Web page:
BAYONNE, NJ - In the 1946 film classic It’s a Wonderful Life main character George Bailey, with the help of his guardian angel, sees the impact he had on the family, friends, and neighbors, and how their lives would have been altered had he not been involved in them.
Throughout his life, the movie’s watchers learn, Bailey made decisions that benefited others, even at the risk of his achieving his own dreams.
If Frank Capra had never brought George Bailey to the screen, Mayor Jimmy Davis told TAPinto Bayonne, the same film could have been written about Bayonne’s own John J. Hughes, Esq.
The comments came on Monday soon after the municipal courtroom, where Hughes spent countless hours as the city’s public defender, was renamed in his honor.
“For a generation of attorneys” the plaque that now adorns the entranceway to the courtroom reads, “John will always be the ‘Dean of the Bayonne Bar.’”
“He sought justice tirelessly for the less fortunate among us,” it continues, referring to the role the local legend served in from 1974 until his death in 2017.
City Attorney John “Jay” Coffey led the short but poignant dedication ceremony, referring to Hughes as his mentor, someone who anyone could turn to for advice because he “always knew the right thing to say, the right way.” It was when Hughes remained quiet, Coffey said to laughs, that you knew you were in trouble.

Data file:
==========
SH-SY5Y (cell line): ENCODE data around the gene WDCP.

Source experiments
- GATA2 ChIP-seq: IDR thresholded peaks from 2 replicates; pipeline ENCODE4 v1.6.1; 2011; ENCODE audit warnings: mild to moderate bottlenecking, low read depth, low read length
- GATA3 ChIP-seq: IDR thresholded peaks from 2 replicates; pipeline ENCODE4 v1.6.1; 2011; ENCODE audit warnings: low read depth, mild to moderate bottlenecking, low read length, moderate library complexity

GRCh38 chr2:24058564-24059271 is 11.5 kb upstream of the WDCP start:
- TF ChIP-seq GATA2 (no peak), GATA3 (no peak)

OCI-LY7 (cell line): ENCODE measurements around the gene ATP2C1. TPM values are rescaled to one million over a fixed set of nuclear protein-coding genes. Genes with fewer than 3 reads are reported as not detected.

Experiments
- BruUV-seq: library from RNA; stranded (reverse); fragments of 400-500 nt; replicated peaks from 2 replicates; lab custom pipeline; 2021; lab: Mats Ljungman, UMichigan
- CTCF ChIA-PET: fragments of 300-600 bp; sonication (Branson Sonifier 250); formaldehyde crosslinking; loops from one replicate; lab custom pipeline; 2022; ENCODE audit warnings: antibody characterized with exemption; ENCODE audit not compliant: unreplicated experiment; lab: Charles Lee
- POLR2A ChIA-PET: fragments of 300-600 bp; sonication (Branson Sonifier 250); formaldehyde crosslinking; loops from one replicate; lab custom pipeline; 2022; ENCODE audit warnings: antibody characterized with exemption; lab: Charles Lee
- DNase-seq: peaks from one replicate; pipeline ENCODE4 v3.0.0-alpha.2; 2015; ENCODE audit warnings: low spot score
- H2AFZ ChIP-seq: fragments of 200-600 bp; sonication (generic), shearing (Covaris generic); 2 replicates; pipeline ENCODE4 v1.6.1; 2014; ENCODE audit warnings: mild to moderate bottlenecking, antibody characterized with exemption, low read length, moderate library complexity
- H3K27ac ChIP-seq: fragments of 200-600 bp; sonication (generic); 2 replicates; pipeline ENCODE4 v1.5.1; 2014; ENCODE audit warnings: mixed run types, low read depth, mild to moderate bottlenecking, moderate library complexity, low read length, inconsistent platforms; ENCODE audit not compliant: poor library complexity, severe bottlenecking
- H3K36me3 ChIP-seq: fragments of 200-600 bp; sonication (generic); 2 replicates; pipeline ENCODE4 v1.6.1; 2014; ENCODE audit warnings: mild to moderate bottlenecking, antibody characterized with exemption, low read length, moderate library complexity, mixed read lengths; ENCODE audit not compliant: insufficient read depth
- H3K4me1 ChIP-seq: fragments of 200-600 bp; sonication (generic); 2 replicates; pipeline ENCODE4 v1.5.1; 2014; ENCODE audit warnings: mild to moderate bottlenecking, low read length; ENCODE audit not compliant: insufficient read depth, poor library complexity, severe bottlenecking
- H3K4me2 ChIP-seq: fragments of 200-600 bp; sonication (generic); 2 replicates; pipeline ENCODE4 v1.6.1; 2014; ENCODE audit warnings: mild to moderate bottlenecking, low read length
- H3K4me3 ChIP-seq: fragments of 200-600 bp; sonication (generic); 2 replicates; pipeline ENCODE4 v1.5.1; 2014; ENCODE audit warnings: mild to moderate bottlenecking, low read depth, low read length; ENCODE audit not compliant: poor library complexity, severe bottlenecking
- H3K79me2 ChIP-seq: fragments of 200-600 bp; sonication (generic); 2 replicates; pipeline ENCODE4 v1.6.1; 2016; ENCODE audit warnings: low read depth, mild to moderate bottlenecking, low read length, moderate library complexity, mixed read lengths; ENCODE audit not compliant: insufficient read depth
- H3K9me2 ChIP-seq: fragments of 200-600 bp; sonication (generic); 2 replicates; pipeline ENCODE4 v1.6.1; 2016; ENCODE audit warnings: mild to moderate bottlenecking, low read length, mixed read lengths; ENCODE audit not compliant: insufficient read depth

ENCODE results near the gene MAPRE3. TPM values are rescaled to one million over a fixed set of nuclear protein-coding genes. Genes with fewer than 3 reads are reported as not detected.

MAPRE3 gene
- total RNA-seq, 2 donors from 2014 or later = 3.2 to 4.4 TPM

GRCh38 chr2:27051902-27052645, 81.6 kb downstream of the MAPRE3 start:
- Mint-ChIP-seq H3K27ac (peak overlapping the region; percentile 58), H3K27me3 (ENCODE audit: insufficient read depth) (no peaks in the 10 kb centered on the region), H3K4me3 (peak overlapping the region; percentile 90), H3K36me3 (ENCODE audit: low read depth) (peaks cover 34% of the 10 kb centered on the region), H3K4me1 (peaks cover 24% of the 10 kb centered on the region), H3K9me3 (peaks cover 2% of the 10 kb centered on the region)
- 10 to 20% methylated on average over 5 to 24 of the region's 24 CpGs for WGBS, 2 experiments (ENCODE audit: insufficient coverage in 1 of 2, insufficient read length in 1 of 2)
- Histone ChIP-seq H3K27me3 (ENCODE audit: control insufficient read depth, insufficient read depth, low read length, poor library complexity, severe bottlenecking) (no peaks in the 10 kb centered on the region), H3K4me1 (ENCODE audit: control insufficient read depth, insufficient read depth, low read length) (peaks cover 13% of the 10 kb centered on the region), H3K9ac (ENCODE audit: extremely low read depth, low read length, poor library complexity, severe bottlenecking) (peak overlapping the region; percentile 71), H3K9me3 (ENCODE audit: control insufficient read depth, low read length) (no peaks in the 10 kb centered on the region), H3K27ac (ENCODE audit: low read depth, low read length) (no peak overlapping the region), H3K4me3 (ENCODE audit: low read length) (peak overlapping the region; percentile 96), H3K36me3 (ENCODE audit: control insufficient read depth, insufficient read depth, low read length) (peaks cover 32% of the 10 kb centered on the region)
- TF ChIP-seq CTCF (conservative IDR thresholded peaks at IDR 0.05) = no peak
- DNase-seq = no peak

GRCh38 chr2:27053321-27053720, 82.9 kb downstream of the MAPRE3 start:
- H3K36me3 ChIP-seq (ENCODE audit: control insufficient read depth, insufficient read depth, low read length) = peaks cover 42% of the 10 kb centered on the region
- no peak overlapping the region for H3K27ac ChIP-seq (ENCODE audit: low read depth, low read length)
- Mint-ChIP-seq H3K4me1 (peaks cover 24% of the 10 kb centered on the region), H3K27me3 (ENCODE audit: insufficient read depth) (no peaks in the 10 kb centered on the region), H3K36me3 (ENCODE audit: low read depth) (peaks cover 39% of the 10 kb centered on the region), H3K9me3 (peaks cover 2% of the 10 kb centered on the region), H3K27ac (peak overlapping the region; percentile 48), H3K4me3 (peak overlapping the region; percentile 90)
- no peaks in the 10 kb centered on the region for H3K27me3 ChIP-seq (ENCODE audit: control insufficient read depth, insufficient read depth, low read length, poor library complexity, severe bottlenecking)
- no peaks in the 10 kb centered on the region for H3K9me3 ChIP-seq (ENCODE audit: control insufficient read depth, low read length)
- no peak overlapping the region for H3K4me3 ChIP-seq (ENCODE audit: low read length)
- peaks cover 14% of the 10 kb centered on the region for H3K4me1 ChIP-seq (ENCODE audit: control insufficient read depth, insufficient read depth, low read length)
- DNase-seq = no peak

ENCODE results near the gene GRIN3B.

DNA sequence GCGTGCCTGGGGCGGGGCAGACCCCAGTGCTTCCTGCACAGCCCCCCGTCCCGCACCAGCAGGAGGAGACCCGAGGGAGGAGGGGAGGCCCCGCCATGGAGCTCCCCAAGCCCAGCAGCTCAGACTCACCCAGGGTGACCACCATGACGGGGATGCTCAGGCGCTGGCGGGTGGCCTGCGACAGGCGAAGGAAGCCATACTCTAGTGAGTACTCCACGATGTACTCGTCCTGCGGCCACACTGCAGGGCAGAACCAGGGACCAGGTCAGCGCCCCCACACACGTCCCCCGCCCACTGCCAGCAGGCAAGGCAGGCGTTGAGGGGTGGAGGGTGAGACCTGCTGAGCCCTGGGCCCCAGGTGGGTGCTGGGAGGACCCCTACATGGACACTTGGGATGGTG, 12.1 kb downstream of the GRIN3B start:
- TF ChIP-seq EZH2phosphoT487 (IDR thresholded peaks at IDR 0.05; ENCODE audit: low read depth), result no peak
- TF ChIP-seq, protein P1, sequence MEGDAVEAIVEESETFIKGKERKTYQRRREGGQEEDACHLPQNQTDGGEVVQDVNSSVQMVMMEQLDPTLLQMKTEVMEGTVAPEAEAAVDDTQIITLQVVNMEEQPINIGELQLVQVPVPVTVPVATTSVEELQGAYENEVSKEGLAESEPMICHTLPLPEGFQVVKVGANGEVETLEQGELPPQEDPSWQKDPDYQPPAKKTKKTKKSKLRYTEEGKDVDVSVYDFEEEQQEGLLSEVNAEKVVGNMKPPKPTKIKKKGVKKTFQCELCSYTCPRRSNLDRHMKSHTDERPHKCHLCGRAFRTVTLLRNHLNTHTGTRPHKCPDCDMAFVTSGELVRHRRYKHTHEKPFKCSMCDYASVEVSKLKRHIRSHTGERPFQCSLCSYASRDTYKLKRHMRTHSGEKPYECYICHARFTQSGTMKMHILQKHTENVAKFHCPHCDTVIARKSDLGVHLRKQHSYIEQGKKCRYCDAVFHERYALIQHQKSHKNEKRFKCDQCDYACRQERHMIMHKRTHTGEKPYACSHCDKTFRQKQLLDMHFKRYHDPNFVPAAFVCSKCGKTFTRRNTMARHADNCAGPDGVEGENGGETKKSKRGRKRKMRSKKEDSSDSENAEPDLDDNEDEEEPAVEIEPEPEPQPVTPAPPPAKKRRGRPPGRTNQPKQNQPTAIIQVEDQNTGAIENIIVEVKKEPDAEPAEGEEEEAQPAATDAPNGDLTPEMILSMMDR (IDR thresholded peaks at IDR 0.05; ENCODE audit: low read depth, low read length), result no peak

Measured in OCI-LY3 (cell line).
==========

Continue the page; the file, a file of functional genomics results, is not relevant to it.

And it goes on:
Referring to Hughes as a “sage” Joe Waks, a longtime fixture in local and state politics, said that he was always “calm headed, he knew how to calm everyone down.”
“He could always get people to stop and think,” Waks concluded as he turned to Margaret Hughes, John’s wife of 48 years, who had joined the conversation and added that her husband was indeed always “sensible.”
“Why are they doing this,” Margaret said Hughes would ask if he were alive to see the dedication ceremony, before adding that he would’ve been proud of the show of support from so many different groups he interacted with, including the Boy Scouts.
“He was a great person and really deserved this,” Cora, 9, said of her grandfather. “He was really smart and always liked riddles,” she said with a smile, admitting she was never able to stump him.
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